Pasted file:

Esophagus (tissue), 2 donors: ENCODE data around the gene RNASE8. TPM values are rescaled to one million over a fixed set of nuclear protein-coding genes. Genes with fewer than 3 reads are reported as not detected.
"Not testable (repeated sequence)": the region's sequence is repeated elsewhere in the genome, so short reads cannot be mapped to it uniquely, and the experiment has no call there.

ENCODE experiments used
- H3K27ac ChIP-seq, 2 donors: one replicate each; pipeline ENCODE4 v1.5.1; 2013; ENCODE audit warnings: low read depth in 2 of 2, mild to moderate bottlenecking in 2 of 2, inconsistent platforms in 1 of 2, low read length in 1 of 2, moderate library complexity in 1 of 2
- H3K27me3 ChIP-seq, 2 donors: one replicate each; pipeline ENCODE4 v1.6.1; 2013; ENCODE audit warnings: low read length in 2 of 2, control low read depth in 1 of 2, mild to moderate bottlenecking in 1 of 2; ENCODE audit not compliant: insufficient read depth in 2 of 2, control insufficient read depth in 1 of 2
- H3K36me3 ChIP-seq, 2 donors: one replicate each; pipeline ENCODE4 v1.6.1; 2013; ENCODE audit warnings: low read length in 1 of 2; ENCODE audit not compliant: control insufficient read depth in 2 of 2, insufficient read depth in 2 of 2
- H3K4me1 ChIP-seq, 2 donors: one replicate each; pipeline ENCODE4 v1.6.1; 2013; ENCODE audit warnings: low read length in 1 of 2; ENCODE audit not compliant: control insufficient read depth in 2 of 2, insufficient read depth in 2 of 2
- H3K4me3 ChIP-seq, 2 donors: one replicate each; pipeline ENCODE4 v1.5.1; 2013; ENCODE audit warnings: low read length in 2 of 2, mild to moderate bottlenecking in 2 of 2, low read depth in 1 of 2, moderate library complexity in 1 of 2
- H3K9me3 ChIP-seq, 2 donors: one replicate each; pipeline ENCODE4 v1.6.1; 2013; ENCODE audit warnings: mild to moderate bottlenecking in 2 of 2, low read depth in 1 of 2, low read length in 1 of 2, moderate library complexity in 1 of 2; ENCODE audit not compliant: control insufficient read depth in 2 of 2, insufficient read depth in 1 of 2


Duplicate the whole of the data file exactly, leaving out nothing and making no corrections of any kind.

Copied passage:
Esophagus (tissue), 2 donors: ENCODE data around the gene RNASE8. TPM values are rescaled to one million over a fixed set of nuclear protein-coding genes. Genes with fewer than 3 reads are reported as not detected.
"Not testable (repeated sequence)": the region's sequence is repeated elsewhere in the genome, so short reads cannot be mapped to it uniquely, and the experiment has no call there.

ENCODE experiments used
- H3K27ac ChIP-seq, 2 donors: one replicate each; pipeline ENCODE4 v1.5.1; 2013; ENCODE audit warnings: low read depth in 2 of 2, mild to moderate bottlenecking in 2 of 2, inconsistent platforms in 1 of 2, low read length in 1 of 2, moderate library complexity in 1 of 2
- H3K27me3 ChIP-seq, 2 donors: one replicate each; pipeline ENCODE4 v1.6.1; 2013; ENCODE audit warnings: low read length in 2 of 2, control low read depth in 1 of 2, mild to moderate bottlenecking in 1 of 2; ENCODE audit not compliant: insufficient read depth in 2 of 2, control insufficient read depth in 1 of 2
- H3K36me3 ChIP-seq, 2 donors: one replicate each; pipeline ENCODE4 v1.6.1; 2013; ENCODE audit warnings: low read length in 1 of 2; ENCODE audit not compliant: control insufficient read depth in 2 of 2, insufficient read depth in 2 of 2
- H3K4me1 ChIP-seq, 2 donors: one replicate each; pipeline ENCODE4 v1.6.1; 2013; ENCODE audit warnings: low read length in 1 of 2; ENCODE audit not compliant: control insufficient read depth in 2 of 2, insufficient read depth in 2 of 2
- H3K4me3 ChIP-seq, 2 donors: one replicate each; pipeline ENCODE4 v1.5.1; 2013; ENCODE audit warnings: low read length in 2 of 2, mild to moderate bottlenecking in 2 of 2, low read depth in 1 of 2, moderate library complexity in 1 of 2
- H3K9me3 ChIP-seq, 2 donors: one replicate each; pipeline ENCODE4 v1.6.1; 2013; ENCODE audit warnings: mild to moderate bottlenecking in 2 of 2, low read depth in 1 of 2, low read length in 1 of 2, moderate library complexity in 1 of 2; ENCODE audit not compliant: control insufficient read depth in 2 of 2, insufficient read depth in 1 of 2